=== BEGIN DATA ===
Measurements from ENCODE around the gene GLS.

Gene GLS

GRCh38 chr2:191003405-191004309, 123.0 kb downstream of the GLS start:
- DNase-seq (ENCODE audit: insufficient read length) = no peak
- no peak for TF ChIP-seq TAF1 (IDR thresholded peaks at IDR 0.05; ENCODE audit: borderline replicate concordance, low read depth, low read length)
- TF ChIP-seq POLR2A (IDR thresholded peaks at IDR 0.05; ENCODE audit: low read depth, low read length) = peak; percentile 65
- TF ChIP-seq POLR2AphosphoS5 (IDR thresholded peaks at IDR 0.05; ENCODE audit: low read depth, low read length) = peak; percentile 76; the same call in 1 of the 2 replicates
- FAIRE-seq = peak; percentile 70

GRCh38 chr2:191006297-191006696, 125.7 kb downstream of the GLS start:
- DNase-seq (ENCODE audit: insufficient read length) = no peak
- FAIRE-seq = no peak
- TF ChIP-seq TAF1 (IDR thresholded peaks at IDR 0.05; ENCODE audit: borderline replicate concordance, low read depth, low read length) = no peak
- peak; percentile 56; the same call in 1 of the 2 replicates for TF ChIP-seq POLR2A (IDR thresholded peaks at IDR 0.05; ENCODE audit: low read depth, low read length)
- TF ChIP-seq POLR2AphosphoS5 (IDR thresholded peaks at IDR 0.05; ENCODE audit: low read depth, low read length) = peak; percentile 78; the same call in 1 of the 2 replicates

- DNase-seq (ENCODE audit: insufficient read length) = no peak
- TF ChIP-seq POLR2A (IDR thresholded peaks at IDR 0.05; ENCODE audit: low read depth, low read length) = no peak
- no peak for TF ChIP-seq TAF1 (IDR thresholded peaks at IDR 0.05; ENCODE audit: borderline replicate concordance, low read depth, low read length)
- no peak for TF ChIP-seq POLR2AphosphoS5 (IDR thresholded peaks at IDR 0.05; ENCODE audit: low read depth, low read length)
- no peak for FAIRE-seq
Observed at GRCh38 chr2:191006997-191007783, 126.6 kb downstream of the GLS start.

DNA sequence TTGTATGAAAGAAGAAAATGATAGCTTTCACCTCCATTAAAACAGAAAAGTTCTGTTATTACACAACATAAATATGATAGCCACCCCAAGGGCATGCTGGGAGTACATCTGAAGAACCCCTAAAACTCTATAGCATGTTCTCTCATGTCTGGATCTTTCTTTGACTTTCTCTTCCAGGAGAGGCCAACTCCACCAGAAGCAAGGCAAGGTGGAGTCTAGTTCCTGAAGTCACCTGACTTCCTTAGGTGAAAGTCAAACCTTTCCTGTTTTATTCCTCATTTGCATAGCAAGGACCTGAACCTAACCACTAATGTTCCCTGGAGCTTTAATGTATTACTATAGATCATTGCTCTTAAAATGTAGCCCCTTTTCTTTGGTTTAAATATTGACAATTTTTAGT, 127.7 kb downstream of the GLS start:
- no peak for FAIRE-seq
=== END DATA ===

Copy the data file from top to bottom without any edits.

Measurements from ENCODE around the gene GLS.

Gene GLS

GRCh38 chr2:191003405-191004309, 123.0 kb downstream of the GLS start:
- DNase-seq (ENCODE audit: insufficient read length) = no peak
- no peak for TF ChIP-seq TAF1 (IDR thresholded peaks at IDR 0.05; ENCODE audit: borderline replicate concordance, low read depth, low read length)
- TF ChIP-seq POLR2A (IDR thresholded peaks at IDR 0.05; ENCODE audit: low read depth, low read length) = peak; percentile 65
- TF ChIP-seq POLR2AphosphoS5 (IDR thresholded peaks at IDR 0.05; ENCODE audit: low read depth, low read length) = peak; percentile 76; the same call in 1 of the 2 replicates
- FAIRE-seq = peak; percentile 70

GRCh38 chr2:191006297-191006696, 125.7 kb downstream of the GLS start:
- DNase-seq (ENCODE audit: insufficient read length) = no peak
- FAIRE-seq = no peak
- TF ChIP-seq TAF1 (IDR thresholded peaks at IDR 0.05; ENCODE audit: borderline replicate concordance, low read depth, low read length) = no peak
- peak; percentile 56; the same call in 1 of the 2 replicates for TF ChIP-seq POLR2A (IDR thresholded peaks at IDR 0.05; ENCODE audit: low read depth, low read length)
- TF ChIP-seq POLR2AphosphoS5 (IDR thresholded peaks at IDR 0.05; ENCODE audit: low read depth, low read length) = peak; percentile 78; the same call in 1 of the 2 replicates

- DNase-seq (ENCODE audit: insufficient read length) = no peak
- TF ChIP-seq POLR2A (IDR thresholded peaks at IDR 0.05; ENCODE audit: low read depth, low read length) = no peak
- no peak for TF ChIP-seq TAF1 (IDR thresholded peaks at IDR 0.05; ENCODE audit: borderline replicate concordance, low read depth, low read length)
- no peak for TF ChIP-seq POLR2AphosphoS5 (IDR thresholded peaks at IDR 0.05; ENCODE audit: low read depth, low read length)
- no peak for FAIRE-seq
Observed at GRCh38 chr2:191006997-191007783, 126.6 kb downstream of the GLS start.

DNA sequence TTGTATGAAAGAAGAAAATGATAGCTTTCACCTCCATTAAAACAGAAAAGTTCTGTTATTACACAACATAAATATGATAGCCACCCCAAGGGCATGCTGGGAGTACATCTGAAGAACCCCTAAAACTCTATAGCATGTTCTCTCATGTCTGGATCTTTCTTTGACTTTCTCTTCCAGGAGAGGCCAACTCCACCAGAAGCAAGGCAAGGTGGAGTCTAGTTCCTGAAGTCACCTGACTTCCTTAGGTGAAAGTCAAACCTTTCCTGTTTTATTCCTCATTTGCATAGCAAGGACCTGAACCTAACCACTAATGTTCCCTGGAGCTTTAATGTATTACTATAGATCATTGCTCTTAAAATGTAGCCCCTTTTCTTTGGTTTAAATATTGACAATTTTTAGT, 127.7 kb downstream of the GLS start:
- no peak for FAIRE-seq